Sunshine, Tan Lines, and Mosquitos

What a bea-U-ti-ful weekend we had! Finally the perfect combination: good weather, no rain...and reasonably warm enough to be able to be outside. Yardening, here we come! Oh, how we've missed this...

While I gathered some essentials (gloves, pruners, etc.) Saturday morning, Mr. T began the day by refilling the bird feeders. Only...on this day, he had a new helper: Abbie! Look closely at the picture (below) to see Abbs with her paws up on the stump that is used as the filling station; you can barely see Mr. T's hand, as he had slipped back in the shed just as I snapped the shot. Oh yes, dear friends, she has taken to both master and routine like she's lived here for a year instead of just a week. She's discovered the doggie doors...and knows how to use them. Surely it won't be too long before she's chasing those d4mn squirrels away from the rich bounty in the Kingdom of our Back Yard.

The To Do List was lengthy and dynamic as we began the day. Mr. T was especially keen to get the 6 newly-arrived Flame Seedless grape vines in the ground in the Berry Patch, which meant he had to start with the Big Tiller to turn over the bed we had previously drawn up and marked off.

We have two Concord grape vines that are starting their third season (you may recall they produced some grapes last year), and we wanted to try another variety to complete our "vineyard." Research shows that Flames are heat-tolerant, which was the main consideration; whether we liked the grapes was the next most important item. While I like the Concords...and look forward to the day when I can harvest enough to make a jar of jam...Mr. T isn't a fan of their flavor...says they are too sour for "straight eating." Enter Flames: sweet and seedless...who could ask for more?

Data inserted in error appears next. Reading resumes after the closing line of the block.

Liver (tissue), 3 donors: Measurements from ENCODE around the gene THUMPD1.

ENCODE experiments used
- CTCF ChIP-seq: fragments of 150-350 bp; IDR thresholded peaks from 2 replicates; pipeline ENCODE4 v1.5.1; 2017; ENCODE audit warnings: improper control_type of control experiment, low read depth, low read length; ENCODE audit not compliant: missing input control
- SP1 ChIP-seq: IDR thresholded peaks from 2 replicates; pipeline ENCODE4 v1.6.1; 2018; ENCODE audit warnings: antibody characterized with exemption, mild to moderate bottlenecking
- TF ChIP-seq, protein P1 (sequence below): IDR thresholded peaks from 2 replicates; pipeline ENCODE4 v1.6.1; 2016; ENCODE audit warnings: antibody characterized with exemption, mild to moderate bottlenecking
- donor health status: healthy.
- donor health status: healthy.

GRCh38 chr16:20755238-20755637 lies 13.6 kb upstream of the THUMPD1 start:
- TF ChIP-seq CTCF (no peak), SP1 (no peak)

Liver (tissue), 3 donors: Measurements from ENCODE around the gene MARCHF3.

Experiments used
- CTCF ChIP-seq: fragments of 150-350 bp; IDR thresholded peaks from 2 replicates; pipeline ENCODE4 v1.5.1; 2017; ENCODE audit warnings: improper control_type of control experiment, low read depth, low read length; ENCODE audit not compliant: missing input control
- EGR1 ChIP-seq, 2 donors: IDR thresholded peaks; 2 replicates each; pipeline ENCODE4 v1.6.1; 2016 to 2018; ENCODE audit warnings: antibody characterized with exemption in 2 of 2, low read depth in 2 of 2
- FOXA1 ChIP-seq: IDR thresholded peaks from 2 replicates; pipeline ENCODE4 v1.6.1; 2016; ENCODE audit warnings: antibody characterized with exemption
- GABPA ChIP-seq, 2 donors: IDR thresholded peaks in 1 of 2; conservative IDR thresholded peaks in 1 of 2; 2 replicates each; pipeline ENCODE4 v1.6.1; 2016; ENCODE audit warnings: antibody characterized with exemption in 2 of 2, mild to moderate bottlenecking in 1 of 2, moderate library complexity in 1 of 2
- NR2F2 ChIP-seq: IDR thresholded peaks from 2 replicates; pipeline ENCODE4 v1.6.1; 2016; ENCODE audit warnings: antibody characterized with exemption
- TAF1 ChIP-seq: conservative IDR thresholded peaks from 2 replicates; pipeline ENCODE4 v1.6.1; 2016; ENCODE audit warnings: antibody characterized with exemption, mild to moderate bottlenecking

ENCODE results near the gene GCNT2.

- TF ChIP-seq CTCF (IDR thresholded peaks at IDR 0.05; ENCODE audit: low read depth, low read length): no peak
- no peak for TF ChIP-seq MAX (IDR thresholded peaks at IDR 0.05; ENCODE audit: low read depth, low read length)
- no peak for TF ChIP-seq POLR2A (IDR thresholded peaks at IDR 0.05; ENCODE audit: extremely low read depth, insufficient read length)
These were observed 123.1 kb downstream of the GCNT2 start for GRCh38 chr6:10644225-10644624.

The area chosen for the vineyard is in the correct pH range (5.8 per our Soil Test in 2011), and appears to have a sandy streak running through the red clay. As we haven't improved the soil in this spot, we made a tasty mix of the soil removed from the planting holes, top soil, mushroom compost, Moo-nure, leaves (saved last Fall, remember?), and peat moss. While the last ingredient isn't recommended in this area due to a tendency to contribute to the soil's acidity, we made an executive decision to go for better tilth over pH. The support posts also got pounded in (no easy task), and the only thing remaining is to string the support wires and secure the vines. Those new grape-babies sure look happy in their new home!

Meanwhile, I continued with the pruning of the roses (doesn't sound nearly as much fun as The Running for the Roses, aka The Kentucky Derby, now does it?). Remember, I had finished this chore in the Rose Garden, but there were still the 17 bushes in the back yard? All look healthy, with the possible exception of the Sterling Silver hybrid tea. The first "blue" rose introduced in 1955, and the parent or grandparent of almost every lavender-blooming rose out there, this bush has always seemed less hardy than the others. Now it looks like it is on the Intensive Care roster. Sigh. It's one of my favorite blooms, too. You know how much I love purple, right? (I mean, who else paints their shed doors PURPLE, I ask you?) Well, this rose blooms a lovely, delicate lavender. Of course, "delicate" is probably the operative word here.

While I was pruning the roses in the Rose Garden, I had a thought: why not try to root some of the hardiest trimmings? With yesterday's snips, I had quite the collection. Sooo, out came the rooting hormone...and the nursery pots...and a new "rooting mix" (potting soil, peat moss, and sand). I got 12 pots of trimmings...and if just a few root, well...that's OK. It will be my first time to root my own roses...and probably the last time I ever buy another rose bush. As I am doing this for my own garden, with no plans to sell any successes, I'm ok on the patent laws...teehee.